When will Apple build a weightless laptop? Let 26 years’ data tell us

All the talk around Apple’s new MacBook – the lack of anything other than a USB-C port and a headphone port, the new “Force Touch” trackpad (which really is amazing, and I’ll write about another time) and how light it is got me thinking.

Particularly, how light it is. That thing really doesn’t weigh at all: you pick it up, and it barely seems to be there. It’s a helluva contrast with the Apple laptops of yore; I recall people toting around PowerBook G3s. Hell, I remember when the first portables came in from Compaq: they were gigantic things which could have been used as pricey weight training add-ons.

The discussion about the ports and lightness of course centred around two sides of a really quite polarised debate. One side said: “Apple is being stupid with this ‘thin and light’ stuff. We need ports.” The other said: “People want their portable devices to be ever more thin and light, and Apple is just giving them what they want.”

Well, how far can this go? Doesn’t there come a point when there’s nothing more to be shaved off?

I thought it would be fun to dig back and see how Apple has driven the “thin and light” idea, going right back to the original Apple Portable from 1989. Look, here it is. Isn’t it adorable?

Macintosh Portable

The Macintosh Portable from 1989. Bigger than a Macbook. Source: Wikipedia.

Introduced September 1989, weighed 7.2kg, measuring 10.3cm (closed) by 38.7cm by 37.7cm for a total volume of 15,027 cubic centimetres, and density of 479 kg/m^3 – a little more dense than barley (which is 400kg/m^3).

And then you compare this year’s model, 26 years later:

The new MacBook.

It’s thin. Also, light. Look, it’s almost floating off the table.

 

(All the data about the Apple products, by the way, comes from the invaluable resource of Mactracker, which tells you everything about pretty much every Apple product going back to the beginning of time, which for these purposes is 1975. And before you ask why I’m not comparing it with other PC makers’ laptops, it’s because there isn’t a simple or sensible comparison to be made, nor any easily available data as there is with Mactrack, which has a neat desktop and mobile app. So there.)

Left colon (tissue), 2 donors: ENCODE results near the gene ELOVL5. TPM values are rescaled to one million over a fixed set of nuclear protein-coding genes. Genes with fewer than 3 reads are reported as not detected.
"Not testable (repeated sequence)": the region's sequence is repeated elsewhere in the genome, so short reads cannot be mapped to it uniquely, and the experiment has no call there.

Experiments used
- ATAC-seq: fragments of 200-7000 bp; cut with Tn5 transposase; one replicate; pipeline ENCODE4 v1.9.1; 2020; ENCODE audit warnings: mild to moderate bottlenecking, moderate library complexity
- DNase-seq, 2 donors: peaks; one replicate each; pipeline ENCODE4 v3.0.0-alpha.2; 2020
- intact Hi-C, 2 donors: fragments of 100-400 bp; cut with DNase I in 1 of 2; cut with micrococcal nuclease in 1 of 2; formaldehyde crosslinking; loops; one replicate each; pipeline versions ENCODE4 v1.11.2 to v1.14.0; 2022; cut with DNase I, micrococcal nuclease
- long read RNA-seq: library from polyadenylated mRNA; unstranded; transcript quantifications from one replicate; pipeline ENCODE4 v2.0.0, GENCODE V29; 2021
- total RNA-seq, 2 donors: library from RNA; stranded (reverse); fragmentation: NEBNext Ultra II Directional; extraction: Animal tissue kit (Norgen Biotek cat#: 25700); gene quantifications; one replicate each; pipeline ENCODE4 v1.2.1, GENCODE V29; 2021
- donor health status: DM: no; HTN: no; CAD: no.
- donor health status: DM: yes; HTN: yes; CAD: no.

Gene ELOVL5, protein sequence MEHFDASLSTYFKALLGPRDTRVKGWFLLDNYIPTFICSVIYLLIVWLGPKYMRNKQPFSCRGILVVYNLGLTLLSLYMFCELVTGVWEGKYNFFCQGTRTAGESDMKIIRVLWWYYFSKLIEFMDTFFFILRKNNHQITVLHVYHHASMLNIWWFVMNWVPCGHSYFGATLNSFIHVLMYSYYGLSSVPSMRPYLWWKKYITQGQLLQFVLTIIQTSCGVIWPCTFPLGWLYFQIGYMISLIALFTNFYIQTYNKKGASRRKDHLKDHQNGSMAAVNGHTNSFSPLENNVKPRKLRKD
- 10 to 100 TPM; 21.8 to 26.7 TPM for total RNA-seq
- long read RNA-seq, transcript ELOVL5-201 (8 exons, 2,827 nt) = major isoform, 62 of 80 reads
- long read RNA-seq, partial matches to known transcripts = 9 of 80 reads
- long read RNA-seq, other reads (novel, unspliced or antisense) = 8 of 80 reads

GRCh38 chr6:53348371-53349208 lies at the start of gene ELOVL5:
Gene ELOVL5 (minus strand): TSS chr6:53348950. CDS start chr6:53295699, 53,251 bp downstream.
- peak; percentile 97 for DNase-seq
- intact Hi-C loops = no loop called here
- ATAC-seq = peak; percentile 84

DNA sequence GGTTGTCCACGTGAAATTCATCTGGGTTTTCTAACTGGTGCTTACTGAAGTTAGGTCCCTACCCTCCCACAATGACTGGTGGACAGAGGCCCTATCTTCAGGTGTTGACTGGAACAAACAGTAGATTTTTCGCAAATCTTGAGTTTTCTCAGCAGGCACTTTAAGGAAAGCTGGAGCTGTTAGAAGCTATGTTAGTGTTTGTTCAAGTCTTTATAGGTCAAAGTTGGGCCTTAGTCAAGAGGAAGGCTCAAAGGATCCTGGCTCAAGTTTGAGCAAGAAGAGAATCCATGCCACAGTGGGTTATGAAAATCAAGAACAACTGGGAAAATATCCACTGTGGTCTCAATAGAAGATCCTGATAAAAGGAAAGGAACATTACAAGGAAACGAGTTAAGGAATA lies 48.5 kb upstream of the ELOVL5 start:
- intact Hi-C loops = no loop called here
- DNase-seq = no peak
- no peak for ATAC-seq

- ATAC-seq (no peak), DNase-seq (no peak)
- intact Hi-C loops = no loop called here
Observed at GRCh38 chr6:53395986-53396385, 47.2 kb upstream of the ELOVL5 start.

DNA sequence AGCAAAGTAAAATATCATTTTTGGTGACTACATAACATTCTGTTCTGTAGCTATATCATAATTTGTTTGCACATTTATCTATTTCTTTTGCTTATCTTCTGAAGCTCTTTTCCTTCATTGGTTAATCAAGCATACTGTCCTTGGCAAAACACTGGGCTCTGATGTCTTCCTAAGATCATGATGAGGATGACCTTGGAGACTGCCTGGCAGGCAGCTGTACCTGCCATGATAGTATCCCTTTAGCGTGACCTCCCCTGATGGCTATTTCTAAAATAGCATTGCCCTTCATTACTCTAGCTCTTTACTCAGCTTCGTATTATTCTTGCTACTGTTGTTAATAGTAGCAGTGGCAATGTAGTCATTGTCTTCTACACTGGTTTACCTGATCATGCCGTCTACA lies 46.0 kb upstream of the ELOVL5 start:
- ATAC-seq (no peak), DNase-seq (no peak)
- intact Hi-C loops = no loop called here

So when you start adding in the data about various laptop launches, trying to focus on the ones which are 12in or 13in (so that the screen size, and hence weight, is comparable), you find a definite trend.

He, He, He

It’s this: if we were relying on straight-line trends, we’d have weightless MacBooks by 2017. Yes. Perhaps they’d be airtight and filled with helium? Why not?

Apple laptop weights since 1989

Fitting Apple laptop weights to a straight line: turns out they’ll weigh nothing by 2017. Data: Mactracker

Before you snigger and yawn, just bear in mind that hard drive makers are now making them airtight – and filling them with helium. Not laughing so hard now, are you?

However if you take the more reasonable logarithmic trend, then it looks like we’re some way off weightlessness – although we might expect a half-kilo laptop in five years or so.

Apple laptops' weight: fitted to log curve

Not as much fun: seems weightless laptops are still some distance off.